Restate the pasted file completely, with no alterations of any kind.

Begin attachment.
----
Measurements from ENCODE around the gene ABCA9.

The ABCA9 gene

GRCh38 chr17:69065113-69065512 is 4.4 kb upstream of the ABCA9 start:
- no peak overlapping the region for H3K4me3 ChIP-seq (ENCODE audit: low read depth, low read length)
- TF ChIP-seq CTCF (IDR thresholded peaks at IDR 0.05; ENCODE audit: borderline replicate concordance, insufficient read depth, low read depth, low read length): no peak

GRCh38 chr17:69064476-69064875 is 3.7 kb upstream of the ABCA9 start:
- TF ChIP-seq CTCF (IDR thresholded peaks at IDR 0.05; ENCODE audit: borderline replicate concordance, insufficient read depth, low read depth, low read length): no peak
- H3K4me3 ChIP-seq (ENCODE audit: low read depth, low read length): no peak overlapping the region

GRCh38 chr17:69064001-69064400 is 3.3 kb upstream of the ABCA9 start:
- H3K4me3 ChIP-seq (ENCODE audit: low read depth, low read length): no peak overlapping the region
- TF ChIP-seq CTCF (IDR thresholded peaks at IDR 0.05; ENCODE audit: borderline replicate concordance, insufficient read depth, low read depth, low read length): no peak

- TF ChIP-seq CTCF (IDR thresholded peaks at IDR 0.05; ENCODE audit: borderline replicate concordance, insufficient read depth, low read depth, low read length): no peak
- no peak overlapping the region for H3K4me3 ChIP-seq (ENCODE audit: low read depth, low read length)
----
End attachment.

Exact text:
Measurements from ENCODE around the gene ABCA9.

The ABCA9 gene

GRCh38 chr17:69065113-69065512 is 4.4 kb upstream of the ABCA9 start:
- no peak overlapping the region for H3K4me3 ChIP-seq (ENCODE audit: low read depth, low read length)
- TF ChIP-seq CTCF (IDR thresholded peaks at IDR 0.05; ENCODE audit: borderline replicate concordance, insufficient read depth, low read depth, low read length): no peak

GRCh38 chr17:69064476-69064875 is 3.7 kb upstream of the ABCA9 start:
- TF ChIP-seq CTCF (IDR thresholded peaks at IDR 0.05; ENCODE audit: borderline replicate concordance, insufficient read depth, low read depth, low read length): no peak
- H3K4me3 ChIP-seq (ENCODE audit: low read depth, low read length): no peak overlapping the region

GRCh38 chr17:69064001-69064400 is 3.3 kb upstream of the ABCA9 start:
- H3K4me3 ChIP-seq (ENCODE audit: low read depth, low read length): no peak overlapping the region
- TF ChIP-seq CTCF (IDR thresholded peaks at IDR 0.05; ENCODE audit: borderline replicate concordance, insufficient read depth, low read depth, low read length): no peak

- TF ChIP-seq CTCF (IDR thresholded peaks at IDR 0.05; ENCODE audit: borderline replicate concordance, insufficient read depth, low read depth, low read length): no peak
- no peak overlapping the region for H3K4me3 ChIP-seq (ENCODE audit: low read depth, low read length)